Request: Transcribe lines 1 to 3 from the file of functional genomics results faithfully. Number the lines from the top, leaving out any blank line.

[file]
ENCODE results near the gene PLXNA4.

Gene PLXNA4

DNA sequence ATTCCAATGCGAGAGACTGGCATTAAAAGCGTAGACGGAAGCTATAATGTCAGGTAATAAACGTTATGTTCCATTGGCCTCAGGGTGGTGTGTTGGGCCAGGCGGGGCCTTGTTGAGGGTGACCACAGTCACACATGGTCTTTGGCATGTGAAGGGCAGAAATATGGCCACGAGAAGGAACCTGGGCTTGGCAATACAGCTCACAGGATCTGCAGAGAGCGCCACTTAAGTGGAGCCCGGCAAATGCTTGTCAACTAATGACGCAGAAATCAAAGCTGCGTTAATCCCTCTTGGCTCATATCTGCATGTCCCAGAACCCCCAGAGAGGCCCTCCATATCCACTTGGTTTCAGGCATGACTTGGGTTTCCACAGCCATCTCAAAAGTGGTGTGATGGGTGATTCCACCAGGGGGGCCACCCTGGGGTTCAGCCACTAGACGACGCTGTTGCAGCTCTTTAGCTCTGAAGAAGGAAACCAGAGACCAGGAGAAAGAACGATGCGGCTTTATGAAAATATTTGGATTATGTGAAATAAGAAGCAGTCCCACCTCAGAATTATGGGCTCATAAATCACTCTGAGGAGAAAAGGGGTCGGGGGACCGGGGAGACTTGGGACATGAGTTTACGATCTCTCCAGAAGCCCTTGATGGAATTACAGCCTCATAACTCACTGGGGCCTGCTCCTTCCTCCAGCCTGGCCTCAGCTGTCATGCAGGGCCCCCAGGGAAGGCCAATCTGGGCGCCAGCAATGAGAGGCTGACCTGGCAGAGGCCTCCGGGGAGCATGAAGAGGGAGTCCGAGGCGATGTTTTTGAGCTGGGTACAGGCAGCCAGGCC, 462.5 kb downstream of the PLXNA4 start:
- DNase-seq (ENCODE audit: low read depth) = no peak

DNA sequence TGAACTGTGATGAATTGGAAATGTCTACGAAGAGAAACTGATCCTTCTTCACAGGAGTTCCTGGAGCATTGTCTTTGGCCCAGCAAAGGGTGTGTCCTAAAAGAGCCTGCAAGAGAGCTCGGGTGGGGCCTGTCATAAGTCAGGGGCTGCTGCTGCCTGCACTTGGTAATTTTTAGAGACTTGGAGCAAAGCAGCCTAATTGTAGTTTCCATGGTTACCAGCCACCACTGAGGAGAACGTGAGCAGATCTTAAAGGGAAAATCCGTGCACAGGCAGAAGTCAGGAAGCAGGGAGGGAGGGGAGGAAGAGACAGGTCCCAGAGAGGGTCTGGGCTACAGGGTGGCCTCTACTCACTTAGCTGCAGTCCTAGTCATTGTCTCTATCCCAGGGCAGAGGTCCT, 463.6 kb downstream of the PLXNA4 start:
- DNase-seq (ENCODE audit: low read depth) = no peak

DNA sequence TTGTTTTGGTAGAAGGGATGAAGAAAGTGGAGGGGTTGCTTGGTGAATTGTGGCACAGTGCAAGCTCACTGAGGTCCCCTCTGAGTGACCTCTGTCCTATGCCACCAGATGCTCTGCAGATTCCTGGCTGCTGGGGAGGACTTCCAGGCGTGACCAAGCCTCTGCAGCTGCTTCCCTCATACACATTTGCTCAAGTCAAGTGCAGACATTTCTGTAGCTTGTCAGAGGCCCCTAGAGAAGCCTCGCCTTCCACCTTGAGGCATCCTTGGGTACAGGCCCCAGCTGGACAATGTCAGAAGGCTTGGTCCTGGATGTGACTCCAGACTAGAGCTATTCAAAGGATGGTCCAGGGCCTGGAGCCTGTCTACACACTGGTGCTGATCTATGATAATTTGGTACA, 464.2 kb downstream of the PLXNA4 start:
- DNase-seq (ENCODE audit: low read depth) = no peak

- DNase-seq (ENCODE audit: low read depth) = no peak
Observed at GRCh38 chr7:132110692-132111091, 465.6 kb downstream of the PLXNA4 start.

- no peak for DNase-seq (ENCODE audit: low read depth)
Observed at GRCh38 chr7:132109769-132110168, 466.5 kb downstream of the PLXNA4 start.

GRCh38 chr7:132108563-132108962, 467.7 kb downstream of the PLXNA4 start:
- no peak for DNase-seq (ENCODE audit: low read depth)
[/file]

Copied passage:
ENCODE results near the gene PLXNA4.

Gene PLXNA4

DNA sequence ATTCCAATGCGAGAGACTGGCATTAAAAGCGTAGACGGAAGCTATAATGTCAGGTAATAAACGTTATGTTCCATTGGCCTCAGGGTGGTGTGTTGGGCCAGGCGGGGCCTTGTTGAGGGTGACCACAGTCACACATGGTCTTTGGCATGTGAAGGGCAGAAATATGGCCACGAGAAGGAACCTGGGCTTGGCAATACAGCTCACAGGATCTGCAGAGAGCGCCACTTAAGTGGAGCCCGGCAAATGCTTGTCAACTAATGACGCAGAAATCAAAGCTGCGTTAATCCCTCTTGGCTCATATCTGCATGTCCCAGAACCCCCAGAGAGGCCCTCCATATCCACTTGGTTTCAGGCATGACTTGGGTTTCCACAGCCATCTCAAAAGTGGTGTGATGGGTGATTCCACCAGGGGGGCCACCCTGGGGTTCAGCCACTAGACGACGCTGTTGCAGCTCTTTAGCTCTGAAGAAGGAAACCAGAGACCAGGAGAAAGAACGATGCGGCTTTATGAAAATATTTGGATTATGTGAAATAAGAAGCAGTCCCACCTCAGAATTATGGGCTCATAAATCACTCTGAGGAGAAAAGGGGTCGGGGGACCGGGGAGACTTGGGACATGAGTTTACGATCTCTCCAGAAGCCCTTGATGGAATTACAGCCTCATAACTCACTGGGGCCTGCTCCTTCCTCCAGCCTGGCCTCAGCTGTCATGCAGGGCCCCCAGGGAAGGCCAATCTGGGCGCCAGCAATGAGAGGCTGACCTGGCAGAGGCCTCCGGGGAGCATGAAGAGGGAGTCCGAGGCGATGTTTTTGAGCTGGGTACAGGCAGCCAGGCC, 462.5 kb downstream of the PLXNA4 start: